Does anybody care about COVID-19 anymore?

Hart Van Denburg/CPR News
A BinaxNOW home COVID-19 testing kit.

A year ago, the federal COVID-19 Public Health Emergency officially ended, and with it came the phasing out of the Centers for Disease Control and Prevention’s authorization to collect certain types of public health data. Soon, another metric used to track the virus will end.

Now, the federal requirement to report COVID-19 hospital admissions will end on April 30, 2024. What does that mean for COVID-19 tracking?

CPR News asked Dr. Anuj Mehta, who's a member of Colorado's Vaccine Equity Taskforce and a critical care pulmonologist at Denver Health and the University of Colorado, to walk us through the change and share some insights on where COVID-19 stands today.

Does the end of COVID hospital admission data matter? 

Yes and no. Mehta said it’s one tool of many, which includes wastewater and positivity testing, both of which are still in place today and will still be collected and reported. COVID-19 diagnoses have become routine in places like the ICU at Denver Health where Mehta was working during his interview with CPR. 

“We know how to manage it. It's not overwhelming our systems. So, you know, collecting the numbers on a daily, weekly basis, it’s not the end of the world to stop that,” he said. 

So, where does COVID stand right now?

Four years into the pandemic COVID-19 is still claiming the lives of hundreds of Americans a week, according to data from the World Health Organization.

In Colorado, 84 people were hospitalized with COVID as of April 23, according to the state health department’s dashboard. And just under 500 cases were reported that week, down 35 from the previous week. 

The Colorado Department of Public Health and Environment will no longer update daily and weekly hospital admissions data after May 1 but will continue to update currently hospitalized, positivity rates, deaths, and vaccinations data in its COVID-19 online dashboard.

“COVID has become much more of an everyday part of our lives. For people with normal immune systems, it is very similar to the common cold in terms of symptomatology,” Mehta said. “Then you have our older adults or individuals who are immunocompromised and they are still being hospitalized with COVID, similar to other individuals who are being hospitalized with influenza, RSV, or just routine bacterial pneumonia. So, I think we should be taking precautions.”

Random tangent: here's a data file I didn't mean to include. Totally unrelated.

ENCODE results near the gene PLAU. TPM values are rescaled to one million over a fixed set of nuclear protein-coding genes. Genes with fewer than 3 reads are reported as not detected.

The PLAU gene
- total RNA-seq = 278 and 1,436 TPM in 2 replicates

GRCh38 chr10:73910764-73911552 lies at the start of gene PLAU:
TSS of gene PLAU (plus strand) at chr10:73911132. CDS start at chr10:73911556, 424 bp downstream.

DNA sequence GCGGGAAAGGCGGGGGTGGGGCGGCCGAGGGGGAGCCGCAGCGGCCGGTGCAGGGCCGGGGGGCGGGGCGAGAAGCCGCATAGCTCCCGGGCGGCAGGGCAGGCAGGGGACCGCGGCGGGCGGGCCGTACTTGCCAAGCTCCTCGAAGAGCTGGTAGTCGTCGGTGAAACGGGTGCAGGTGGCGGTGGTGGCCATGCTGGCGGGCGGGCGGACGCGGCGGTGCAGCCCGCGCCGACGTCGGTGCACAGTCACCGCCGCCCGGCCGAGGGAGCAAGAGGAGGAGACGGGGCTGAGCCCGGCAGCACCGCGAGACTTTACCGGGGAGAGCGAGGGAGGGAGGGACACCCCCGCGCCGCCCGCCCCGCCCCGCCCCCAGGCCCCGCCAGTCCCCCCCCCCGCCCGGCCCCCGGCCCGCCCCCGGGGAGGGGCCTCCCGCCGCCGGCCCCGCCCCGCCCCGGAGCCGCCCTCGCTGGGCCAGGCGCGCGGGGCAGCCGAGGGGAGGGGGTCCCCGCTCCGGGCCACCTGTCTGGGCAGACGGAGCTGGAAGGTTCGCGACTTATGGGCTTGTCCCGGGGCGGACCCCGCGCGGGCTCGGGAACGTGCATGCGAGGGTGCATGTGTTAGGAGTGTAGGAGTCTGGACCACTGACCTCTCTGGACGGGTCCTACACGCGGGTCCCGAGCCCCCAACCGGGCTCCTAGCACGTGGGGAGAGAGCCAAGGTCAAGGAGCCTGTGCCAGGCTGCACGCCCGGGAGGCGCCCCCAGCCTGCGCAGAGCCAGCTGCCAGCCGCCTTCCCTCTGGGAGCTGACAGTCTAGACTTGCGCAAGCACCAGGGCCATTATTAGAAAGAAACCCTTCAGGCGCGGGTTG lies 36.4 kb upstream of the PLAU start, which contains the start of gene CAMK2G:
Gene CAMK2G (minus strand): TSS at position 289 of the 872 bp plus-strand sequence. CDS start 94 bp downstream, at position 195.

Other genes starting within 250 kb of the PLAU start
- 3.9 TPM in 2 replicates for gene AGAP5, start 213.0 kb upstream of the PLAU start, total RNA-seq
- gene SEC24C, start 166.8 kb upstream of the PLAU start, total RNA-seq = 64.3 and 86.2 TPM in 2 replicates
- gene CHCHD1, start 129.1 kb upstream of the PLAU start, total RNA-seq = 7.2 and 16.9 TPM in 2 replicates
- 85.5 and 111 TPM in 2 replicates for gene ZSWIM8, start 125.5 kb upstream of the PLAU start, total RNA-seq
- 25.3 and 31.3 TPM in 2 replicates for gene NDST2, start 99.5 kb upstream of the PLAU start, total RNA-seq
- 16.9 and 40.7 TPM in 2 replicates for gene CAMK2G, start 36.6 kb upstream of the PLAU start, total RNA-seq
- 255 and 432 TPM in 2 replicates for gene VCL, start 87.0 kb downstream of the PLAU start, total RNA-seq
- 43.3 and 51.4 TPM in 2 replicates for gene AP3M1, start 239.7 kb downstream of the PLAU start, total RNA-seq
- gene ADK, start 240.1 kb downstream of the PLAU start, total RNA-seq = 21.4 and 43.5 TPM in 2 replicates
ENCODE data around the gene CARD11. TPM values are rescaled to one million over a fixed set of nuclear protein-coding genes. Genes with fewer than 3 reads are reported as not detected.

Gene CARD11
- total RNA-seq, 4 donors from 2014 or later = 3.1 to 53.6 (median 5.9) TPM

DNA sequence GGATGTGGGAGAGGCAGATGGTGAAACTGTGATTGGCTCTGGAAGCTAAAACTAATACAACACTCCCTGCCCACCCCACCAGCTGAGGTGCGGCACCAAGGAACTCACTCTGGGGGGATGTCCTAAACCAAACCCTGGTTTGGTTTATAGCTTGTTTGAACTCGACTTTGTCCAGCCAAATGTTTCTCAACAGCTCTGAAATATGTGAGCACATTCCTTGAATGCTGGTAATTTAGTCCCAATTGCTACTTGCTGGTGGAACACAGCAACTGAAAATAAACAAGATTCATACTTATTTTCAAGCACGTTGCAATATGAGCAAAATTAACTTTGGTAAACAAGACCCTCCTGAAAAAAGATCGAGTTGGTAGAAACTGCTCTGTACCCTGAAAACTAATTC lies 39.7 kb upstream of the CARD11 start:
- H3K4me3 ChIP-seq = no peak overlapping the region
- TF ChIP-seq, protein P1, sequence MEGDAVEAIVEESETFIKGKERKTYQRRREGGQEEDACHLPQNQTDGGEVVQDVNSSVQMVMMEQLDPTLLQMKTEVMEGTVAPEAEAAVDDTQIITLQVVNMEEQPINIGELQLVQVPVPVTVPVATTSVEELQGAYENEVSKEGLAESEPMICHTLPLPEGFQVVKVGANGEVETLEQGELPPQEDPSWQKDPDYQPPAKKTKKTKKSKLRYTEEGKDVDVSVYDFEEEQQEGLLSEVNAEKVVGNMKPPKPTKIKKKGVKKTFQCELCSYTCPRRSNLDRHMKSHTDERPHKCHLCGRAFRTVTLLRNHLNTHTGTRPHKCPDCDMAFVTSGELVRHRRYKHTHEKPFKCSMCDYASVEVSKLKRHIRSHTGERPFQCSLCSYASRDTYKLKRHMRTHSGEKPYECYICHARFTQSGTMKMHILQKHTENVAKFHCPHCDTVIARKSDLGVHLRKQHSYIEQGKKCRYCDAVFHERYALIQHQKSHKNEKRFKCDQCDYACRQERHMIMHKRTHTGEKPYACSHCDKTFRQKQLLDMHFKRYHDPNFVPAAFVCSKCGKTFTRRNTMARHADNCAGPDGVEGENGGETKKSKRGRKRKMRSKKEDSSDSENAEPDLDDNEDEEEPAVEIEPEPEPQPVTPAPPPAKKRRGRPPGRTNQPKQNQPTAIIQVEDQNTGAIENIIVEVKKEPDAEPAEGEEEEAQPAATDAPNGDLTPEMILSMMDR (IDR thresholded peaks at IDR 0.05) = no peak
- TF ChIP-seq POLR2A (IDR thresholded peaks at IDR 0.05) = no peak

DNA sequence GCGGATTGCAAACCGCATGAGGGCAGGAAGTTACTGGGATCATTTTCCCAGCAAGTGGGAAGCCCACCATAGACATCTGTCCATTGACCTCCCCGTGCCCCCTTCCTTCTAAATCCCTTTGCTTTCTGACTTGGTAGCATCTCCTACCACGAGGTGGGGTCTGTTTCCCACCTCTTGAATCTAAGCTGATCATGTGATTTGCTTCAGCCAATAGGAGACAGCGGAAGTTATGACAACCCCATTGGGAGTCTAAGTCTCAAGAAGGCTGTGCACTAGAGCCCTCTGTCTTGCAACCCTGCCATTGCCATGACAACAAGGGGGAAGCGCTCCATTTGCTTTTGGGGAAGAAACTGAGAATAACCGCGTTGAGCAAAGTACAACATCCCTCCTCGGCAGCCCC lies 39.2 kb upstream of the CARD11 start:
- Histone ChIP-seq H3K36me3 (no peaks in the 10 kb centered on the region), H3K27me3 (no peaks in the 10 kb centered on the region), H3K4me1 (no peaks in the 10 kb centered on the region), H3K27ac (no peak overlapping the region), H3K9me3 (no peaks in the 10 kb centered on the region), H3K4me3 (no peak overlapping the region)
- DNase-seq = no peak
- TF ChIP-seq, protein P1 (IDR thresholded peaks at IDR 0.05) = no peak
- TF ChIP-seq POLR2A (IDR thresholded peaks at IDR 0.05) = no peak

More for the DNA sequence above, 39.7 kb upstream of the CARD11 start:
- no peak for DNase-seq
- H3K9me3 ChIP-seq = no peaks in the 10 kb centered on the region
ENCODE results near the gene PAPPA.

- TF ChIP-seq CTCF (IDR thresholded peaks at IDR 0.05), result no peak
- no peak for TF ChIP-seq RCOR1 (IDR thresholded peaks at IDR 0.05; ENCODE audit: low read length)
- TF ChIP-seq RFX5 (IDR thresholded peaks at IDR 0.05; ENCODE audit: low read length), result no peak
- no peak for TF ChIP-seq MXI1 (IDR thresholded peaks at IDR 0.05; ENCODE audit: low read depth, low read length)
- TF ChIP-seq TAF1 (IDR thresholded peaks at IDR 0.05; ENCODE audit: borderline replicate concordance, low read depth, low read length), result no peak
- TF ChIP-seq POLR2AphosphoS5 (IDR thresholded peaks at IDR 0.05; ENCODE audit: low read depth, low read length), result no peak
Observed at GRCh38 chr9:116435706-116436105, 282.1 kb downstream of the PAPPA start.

What are those precautions? 

They’ve been the same all along — wash your hands and cough into your elbow, stay home if you feel ill, and get vaccinated against COVID-19 and other infectious diseases.

“When you're sick, stay home, don't cough on people, wash your hands,” Mehta said. “Those good common sense things that my parents taught me when I was a kid.” 

What about vaccine hesitancy? 

Vaccine hesitancy didn’t start during the COVID-19 pandemic, but it did increase over the last few years in part due to concerns over the COVID-19 vaccine but also from false information spread on social media

Researchers at Denver Health found increasing COVID-19 vaccine hesitancy among pregnant people, which they described as “concerning for clinicians and public health officials.” Vaccine hesitancy impacts people who don’t have a choice over their vaccination status, namely children, according to Mehta, which is also cause for concern in schools and managing outbreaks of diseases like measles

For Mehta, this hesitancy is part of a much larger issue of a lack of trust in health care. 

“There's been some slowdowns in routine screenings for cancer, like colonoscopies, mammograms, and stuff like that,” he said. “People are not seeing their other providers as often or maybe not taking the medications that they should be and that's all really concerning.”

How does public health look in the long term?

By most official measures, the pandemic is over. The big unanswered question on Mehta’s mind is what lessons we learned that can help Colorado and the U.S. weather another public health emergency. 

“I do think that it raises the larger question of what is our public health surveillance capacity?”

That question is what really matters, he said, particularly as other diseases, like the Avian Flu outbreak we’re currently seeing, start to emerge. 

“We've come out of the pandemic with millions dead, many millions more with long COVID, parts of the health care system are broken or are fundamentally changed … and we haven't learned the lessons to augment our public health surveillance capacity,” Mehta said. 

“And I think that's actually one of the more concerning things. It's fine to wind down evaluating a single disease but what systems do we have in place to predict the next problem or evaluate the next flu pandemic?”